ALD21: Dr Marjorie Lee Browne, Mathematician and Educator

Dr Marjorie Lee Browne

Marjorie Lee Browne was the third African-American woman to get a PhD in mathematics, and opened one of the first computer centres at an historically Black university.

Browne studied mathematics at Howard University and graduated cum laude in 1935. She then applied for the graduate program at the University of Michigan for mathematics. She could only attend Michigan during the summer because she was working the rest of the year at Wiley College in Marshall, Texas.

She eventually received a teaching fellowship at Michigan University, meaning she could attend full-time. She completed her dissertation, Studies of One Parameter Subgroups of Certain Topological and Matrix Groups, and completed her doctorate in 1949. After Euphemia Haynes in 1943, and together with Evelyn Boyd Granville, she was one of the first three African-American women to earn a doctorate in mathematics in the US.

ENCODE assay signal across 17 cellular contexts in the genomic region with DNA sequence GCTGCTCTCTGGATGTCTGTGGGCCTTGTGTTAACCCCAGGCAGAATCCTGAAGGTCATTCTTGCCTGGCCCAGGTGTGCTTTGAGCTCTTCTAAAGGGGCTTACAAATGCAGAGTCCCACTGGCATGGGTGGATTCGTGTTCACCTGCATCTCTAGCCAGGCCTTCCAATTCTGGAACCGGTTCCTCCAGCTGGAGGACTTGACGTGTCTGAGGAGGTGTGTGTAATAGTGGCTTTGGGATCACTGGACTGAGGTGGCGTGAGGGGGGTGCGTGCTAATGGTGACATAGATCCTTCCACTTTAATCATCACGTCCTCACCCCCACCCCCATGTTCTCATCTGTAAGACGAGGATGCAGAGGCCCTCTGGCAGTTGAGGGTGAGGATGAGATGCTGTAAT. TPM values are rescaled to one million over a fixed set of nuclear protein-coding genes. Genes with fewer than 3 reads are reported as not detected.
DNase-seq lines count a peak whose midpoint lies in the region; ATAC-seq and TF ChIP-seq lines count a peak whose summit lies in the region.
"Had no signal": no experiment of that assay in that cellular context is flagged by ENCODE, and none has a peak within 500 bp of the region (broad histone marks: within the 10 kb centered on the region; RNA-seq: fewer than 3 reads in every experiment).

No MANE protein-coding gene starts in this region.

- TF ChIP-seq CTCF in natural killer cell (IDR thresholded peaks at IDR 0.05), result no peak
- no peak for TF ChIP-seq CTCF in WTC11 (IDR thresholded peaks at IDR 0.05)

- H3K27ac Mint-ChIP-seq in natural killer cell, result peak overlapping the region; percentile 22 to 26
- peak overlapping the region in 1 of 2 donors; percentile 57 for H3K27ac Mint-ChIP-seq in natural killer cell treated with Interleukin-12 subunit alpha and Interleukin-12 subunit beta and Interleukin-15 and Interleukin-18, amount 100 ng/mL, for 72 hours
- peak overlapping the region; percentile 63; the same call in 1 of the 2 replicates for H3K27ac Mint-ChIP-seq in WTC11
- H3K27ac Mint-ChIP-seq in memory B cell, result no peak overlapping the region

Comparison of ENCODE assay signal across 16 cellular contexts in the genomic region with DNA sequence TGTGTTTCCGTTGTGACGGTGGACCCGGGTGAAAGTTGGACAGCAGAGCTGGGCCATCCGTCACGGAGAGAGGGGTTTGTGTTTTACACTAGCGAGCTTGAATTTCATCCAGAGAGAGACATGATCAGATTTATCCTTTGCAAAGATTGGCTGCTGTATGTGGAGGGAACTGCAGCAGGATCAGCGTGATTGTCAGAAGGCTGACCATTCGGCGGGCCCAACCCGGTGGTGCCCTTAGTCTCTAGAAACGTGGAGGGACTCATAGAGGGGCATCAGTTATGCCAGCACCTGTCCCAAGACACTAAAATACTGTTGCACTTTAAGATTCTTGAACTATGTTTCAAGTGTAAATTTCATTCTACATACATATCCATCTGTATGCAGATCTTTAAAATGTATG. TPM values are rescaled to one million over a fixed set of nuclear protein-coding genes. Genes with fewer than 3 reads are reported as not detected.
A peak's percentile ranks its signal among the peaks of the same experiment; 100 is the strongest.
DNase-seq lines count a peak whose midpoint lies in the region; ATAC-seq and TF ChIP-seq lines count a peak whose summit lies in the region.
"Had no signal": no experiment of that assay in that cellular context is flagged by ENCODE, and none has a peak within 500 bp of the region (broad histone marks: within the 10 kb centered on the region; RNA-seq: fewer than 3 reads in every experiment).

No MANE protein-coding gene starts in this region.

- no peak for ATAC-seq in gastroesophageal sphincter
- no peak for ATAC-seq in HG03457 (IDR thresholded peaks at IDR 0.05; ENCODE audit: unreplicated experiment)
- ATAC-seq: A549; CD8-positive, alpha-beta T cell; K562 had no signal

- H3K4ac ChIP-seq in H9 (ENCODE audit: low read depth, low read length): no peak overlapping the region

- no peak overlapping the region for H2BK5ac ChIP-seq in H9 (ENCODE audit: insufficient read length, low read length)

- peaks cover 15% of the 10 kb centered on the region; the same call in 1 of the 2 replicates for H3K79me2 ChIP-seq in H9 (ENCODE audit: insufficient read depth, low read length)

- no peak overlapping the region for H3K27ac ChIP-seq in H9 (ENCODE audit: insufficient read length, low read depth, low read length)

She went on to join the faculty of mathematics at North Carolina College (now North Carolina Central University, NCCU), and for 25 years she was the only person in the department to have a doctorate. She was department Chair from 1951 until 1970, and retired in 1979.

Browne recognised the importance of computers, and in 1960 she wrote a grant proposal to IBM, winning $60,000 to set up an electronic digital computer centre at NCCU, one of the first at a minority college.

She ran summer institutes to help secondary school teachers develop their own mathematics education, and provided financial support to gifted students. She was the first recipient of the WW Rankin Memorial Award for Excellence in Mathematics Education, presented by the North Carolina Council of Teachers of Mathematics. The University of Michigan runs the Marjorie Lee Brown Scholars program in her honour.

Further reading

Posted in Ada Lovelace Day 2021.